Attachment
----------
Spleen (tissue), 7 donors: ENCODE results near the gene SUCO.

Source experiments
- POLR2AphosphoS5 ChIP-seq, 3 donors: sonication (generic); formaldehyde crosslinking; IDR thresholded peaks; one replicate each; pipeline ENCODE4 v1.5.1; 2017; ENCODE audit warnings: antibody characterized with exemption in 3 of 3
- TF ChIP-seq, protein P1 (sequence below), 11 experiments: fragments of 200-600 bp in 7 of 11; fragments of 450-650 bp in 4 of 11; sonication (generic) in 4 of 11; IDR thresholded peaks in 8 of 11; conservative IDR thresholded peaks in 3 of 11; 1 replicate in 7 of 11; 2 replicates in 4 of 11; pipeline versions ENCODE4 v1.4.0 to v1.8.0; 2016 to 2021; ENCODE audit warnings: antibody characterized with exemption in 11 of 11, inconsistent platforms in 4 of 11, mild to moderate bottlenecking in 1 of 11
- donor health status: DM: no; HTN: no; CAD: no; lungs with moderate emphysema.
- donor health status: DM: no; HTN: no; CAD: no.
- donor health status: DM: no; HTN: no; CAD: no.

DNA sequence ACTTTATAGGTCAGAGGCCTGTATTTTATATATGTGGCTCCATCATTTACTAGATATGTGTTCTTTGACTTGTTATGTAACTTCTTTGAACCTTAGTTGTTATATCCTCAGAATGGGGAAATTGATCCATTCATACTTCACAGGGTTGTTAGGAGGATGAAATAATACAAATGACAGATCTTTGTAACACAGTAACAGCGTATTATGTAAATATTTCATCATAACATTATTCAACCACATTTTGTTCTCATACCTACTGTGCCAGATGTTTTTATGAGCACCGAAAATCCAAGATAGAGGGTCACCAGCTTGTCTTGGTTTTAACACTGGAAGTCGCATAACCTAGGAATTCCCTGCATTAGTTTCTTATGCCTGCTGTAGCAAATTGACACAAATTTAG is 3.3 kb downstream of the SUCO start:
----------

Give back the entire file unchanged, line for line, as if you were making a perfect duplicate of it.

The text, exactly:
Spleen (tissue), 7 donors: ENCODE results near the gene SUCO.

Source experiments
- POLR2AphosphoS5 ChIP-seq, 3 donors: sonication (generic); formaldehyde crosslinking; IDR thresholded peaks; one replicate each; pipeline ENCODE4 v1.5.1; 2017; ENCODE audit warnings: antibody characterized with exemption in 3 of 3
- TF ChIP-seq, protein P1 (sequence below), 11 experiments: fragments of 200-600 bp in 7 of 11; fragments of 450-650 bp in 4 of 11; sonication (generic) in 4 of 11; IDR thresholded peaks in 8 of 11; conservative IDR thresholded peaks in 3 of 11; 1 replicate in 7 of 11; 2 replicates in 4 of 11; pipeline versions ENCODE4 v1.4.0 to v1.8.0; 2016 to 2021; ENCODE audit warnings: antibody characterized with exemption in 11 of 11, inconsistent platforms in 4 of 11, mild to moderate bottlenecking in 1 of 11
- donor health status: DM: no; HTN: no; CAD: no; lungs with moderate emphysema.
- donor health status: DM: no; HTN: no; CAD: no.
- donor health status: DM: no; HTN: no; CAD: no.

DNA sequence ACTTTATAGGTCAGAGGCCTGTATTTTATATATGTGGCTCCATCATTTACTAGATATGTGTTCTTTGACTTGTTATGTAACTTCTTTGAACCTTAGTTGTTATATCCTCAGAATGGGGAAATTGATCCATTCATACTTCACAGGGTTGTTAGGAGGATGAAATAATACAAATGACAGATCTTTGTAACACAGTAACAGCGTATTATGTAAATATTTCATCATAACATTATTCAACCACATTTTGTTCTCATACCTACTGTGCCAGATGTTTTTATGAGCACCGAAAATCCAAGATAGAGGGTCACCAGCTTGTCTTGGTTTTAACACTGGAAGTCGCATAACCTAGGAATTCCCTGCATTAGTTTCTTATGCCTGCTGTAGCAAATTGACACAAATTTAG is 3.3 kb downstream of the SUCO start: